We know that public pensions are significantly underfunded, but answering the question of “just how underfunded?” is harder than you might think. This is because pension plans can make accounting choices that change their reported funding gaps without any change in the amount of assets they hold or the liabilities they owe. Sometimes, these choices hide the true extent of pension underfunding, leading lawmakers and taxpayers to underestimate the true cost of promises to public employees.
This primer covers two key accounting concepts that are used and misused to determine a pension plan’s funding gap. One, selection of the “discount rate,” regards the amount of money that must be set aside in the present to cover a liability due far in the future. The other, “asset smoothing,” refers to the way pension plans recognize unusually strong or weak asset returns, such as those we have seen since the second half of 2008... continue reading >>
While there has been much focus on some states' spending problems, there are revenue problems squeezing state budgets as well. State and local government depend on three sources of revenue: federal transfers, fees and charges, and their own taxes. The latter make up about 51 percent of all revenues. Yet state and local tax revenues are coming from sources that are drying up. For example, sales taxes, on average, now constitute about one-third of state tax revenue across the 50 states. But sales-tax revenue lately has become more difficult to collect because millions of consumers have moved at least some of their shopping online, making sales taxes nearly impossible to collect. This has eroded the sales-tax base. Hence the Senate has begun to consider an internet sales tax to try to replace some of state's lost revenue.
The main drama in Stockton's bankruptcy proceedings concerns a fight between CalPERS and a group referred to in legal documents as the "Capital Markets Creditors" (two bond insurers, a money manager, and a bank (herein "creditors")). The latter argue that CalPERS is just another "garden variety creditor" whose claims should be subject to impairment. CalPERS denies this, arguing that the true creditors of Stockton's almost $1 billion in pension debt are its retirees, for whom CalPERS acts as trustee.
This is essentially a legal question, but, as a fiscal management question, it's easy to be sympathetic to the creditors' position. CalPERS has $255 billion in assets. Why couldn't it take a $1 billion hit without passing the pain on to retirees? Calpensions' Ed Mendel believes the soft underbelly of CalPERS' argument is the agency's own controversial actuarial assumptions (emphasis added):
Andy Kessler's wrote a timely article and a worthwhile read published in the April 9th edition of the Wall Street Journal. He deals with the rosy annual investment expectations, in the 7.5% to 8%, range underlying most public sector defined benefit pension plans. As he correctly notes, the important question is not what been achieved in the past but rather what does the future hold?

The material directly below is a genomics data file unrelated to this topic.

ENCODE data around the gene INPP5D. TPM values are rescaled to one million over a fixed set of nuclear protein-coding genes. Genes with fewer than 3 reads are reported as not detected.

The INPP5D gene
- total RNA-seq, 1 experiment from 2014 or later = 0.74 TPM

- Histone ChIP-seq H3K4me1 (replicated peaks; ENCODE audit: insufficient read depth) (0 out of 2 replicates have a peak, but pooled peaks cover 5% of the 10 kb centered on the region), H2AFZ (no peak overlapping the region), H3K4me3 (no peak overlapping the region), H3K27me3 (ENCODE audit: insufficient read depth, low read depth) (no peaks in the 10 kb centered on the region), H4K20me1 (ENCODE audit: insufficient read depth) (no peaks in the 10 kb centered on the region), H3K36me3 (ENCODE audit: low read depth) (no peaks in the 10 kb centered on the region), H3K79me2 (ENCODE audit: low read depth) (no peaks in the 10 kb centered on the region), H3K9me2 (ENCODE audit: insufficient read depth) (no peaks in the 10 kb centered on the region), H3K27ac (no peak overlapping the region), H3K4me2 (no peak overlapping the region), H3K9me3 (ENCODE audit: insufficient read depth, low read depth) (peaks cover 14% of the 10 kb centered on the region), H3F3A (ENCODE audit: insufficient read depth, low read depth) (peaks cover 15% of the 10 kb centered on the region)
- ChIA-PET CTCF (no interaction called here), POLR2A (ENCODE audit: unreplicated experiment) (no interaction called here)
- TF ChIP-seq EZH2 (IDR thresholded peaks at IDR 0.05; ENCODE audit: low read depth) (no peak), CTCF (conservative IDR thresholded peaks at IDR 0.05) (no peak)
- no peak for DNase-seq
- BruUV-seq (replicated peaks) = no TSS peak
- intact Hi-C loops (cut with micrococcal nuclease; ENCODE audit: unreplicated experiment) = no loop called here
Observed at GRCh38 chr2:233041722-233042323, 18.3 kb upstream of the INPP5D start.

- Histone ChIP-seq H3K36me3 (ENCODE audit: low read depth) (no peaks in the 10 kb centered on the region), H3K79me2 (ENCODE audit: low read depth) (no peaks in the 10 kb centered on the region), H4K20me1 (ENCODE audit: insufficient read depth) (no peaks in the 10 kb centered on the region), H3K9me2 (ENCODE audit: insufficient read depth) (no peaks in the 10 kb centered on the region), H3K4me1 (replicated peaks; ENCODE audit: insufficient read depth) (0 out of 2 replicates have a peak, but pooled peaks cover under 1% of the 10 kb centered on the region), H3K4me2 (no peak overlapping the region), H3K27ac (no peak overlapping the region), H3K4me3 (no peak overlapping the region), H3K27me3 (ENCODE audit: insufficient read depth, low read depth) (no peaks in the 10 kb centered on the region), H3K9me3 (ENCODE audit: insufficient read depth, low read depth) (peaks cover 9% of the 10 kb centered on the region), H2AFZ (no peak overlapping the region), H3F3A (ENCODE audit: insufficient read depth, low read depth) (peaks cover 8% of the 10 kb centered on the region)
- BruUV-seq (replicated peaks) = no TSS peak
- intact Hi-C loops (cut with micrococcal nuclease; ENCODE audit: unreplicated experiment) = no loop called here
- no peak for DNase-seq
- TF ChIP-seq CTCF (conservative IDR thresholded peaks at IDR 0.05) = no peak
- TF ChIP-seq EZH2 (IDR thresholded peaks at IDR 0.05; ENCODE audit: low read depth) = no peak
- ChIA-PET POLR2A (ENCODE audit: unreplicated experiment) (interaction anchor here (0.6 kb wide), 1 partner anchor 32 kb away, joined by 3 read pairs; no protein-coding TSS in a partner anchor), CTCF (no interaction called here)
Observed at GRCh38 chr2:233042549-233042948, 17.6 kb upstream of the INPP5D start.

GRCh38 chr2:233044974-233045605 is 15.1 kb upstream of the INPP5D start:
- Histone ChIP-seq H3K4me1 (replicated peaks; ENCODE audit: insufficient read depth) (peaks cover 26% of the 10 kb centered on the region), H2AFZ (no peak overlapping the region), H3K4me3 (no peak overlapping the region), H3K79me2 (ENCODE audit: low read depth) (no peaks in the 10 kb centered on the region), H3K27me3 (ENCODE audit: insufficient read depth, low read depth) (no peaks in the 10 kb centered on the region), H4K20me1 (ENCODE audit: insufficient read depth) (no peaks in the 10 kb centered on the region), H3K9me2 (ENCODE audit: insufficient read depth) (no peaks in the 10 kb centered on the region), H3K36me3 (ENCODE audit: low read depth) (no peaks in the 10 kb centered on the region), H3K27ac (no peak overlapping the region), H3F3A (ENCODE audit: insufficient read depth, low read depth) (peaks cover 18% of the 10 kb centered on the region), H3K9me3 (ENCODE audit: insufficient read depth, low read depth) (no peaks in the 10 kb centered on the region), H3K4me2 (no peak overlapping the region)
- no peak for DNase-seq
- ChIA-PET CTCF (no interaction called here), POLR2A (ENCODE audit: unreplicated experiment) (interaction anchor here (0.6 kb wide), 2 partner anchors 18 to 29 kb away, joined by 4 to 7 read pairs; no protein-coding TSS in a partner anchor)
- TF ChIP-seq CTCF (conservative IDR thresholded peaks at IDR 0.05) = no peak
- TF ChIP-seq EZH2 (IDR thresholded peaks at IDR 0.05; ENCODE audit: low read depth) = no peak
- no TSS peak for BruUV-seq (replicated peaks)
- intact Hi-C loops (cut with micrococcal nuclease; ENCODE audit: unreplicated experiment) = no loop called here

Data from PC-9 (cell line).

Even using existing assumptions, the projected liabilities and the related contribution levels of many plans are simply unsustainable. A related problem is any resulting investment shortfalls are often spread over excessively long periods - some pension systems, such as the major pension plans in Montana have infinite payment durations.
Andy suggests something in the 3% range would be a better benchmark for the following reasons:
One of the most common fallacies confronting pension reformers is the accusation that we are "projecting" low rates of return on public pension investments. This is public pension fallacy #5 in my recent paper, "Nine Fallacies Used to Defend Public-Sector Pensions."
The cliffs-notes response is that we are not projecting anything--we're simply following Financial Economics 101 by incorporating the price of risk into cost estimates. When public pension fund administrators assume their risky investments will achieve the expected return, they are failing to account for the risk that their investments will underperform expectations. Lowering the discount rate measures the cost of that risk, which comes in the form of a contingent liability on future taxpayers.
Most people probably think of America's Red States--where people cling to their guns and religion and clamor for lower taxes--and the Nordic countries--the pacific, secular home of social democracy where people assemble their own furniture and listen to Abba--as antithetical. But there are some interesting connections...